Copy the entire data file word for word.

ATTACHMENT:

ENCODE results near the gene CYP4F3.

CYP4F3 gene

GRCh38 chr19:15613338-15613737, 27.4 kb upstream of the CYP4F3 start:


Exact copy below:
ENCODE results near the gene CYP4F3.

CYP4F3 gene

GRCh38 chr19:15613338-15613737, 27.4 kb upstream of the CYP4F3 start: